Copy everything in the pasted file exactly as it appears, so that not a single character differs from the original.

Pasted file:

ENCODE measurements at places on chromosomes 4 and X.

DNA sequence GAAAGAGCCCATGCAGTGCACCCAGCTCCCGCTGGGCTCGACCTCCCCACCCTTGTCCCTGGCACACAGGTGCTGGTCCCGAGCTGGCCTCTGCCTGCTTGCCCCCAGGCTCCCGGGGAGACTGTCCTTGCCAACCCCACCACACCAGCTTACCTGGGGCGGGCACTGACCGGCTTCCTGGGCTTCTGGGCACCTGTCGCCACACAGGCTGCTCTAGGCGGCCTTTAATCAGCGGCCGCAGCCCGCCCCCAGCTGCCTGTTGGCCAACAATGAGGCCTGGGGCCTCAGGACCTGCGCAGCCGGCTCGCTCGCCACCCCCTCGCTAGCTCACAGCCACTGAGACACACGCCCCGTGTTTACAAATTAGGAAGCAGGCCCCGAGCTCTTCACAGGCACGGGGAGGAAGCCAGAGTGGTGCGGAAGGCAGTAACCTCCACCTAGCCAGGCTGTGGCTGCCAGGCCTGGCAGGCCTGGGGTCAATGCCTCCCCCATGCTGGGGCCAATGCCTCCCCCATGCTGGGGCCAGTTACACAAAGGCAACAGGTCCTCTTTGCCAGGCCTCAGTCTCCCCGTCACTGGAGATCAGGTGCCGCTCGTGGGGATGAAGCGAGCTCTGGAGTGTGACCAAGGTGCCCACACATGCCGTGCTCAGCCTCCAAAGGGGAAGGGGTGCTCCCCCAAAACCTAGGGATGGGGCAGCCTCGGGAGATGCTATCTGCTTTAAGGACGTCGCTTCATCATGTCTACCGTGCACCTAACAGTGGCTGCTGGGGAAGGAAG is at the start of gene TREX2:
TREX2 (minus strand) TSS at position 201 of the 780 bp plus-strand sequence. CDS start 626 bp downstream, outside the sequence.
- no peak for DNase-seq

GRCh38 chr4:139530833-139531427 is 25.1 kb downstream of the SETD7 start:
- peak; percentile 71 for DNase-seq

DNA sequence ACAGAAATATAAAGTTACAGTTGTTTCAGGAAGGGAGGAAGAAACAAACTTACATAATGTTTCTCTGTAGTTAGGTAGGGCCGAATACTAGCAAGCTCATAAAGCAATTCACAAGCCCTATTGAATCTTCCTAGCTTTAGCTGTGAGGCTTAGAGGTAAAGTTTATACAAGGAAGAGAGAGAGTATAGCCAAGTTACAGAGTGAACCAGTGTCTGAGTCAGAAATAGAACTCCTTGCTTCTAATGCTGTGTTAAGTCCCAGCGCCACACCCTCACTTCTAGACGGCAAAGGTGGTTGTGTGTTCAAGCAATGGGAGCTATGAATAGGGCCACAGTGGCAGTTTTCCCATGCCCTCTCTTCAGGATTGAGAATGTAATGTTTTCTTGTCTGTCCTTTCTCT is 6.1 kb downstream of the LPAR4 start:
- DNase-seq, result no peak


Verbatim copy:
ENCODE measurements at places on chromosomes 4 and X.

DNA sequence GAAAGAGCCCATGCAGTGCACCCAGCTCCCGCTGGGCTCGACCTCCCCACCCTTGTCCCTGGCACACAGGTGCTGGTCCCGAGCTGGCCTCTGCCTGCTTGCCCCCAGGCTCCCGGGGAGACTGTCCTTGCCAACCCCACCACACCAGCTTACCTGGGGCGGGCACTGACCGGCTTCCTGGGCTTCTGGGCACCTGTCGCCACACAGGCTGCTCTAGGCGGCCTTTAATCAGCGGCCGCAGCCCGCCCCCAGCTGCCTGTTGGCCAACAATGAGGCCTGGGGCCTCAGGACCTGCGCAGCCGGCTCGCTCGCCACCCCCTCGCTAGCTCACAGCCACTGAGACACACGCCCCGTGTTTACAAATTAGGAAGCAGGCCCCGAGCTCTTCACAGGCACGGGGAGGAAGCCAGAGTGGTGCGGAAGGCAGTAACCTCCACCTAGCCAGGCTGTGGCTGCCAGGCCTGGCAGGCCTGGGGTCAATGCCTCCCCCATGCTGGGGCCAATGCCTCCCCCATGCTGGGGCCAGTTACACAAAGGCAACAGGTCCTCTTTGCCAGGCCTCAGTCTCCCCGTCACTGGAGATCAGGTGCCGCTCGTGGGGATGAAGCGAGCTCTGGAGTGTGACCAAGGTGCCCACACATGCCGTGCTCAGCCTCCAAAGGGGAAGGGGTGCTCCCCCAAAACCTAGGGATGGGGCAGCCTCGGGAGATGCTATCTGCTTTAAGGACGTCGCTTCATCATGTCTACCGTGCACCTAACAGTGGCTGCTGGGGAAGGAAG is at the start of gene TREX2:
TREX2 (minus strand) TSS at position 201 of the 780 bp plus-strand sequence. CDS start 626 bp downstream, outside the sequence.
- no peak for DNase-seq

GRCh38 chr4:139530833-139531427 is 25.1 kb downstream of the SETD7 start:
- peak; percentile 71 for DNase-seq

DNA sequence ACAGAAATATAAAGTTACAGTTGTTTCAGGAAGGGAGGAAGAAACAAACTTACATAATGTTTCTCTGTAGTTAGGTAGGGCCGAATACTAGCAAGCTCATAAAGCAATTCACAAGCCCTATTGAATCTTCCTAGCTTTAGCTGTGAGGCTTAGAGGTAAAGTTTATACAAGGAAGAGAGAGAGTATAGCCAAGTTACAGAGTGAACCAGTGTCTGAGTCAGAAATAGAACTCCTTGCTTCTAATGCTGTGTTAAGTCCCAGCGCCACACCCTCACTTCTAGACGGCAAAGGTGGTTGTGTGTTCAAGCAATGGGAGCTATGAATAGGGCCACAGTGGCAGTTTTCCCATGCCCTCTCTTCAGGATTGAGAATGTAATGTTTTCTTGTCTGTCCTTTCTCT is 6.1 kb downstream of the LPAR4 start:
- DNase-seq, result no peak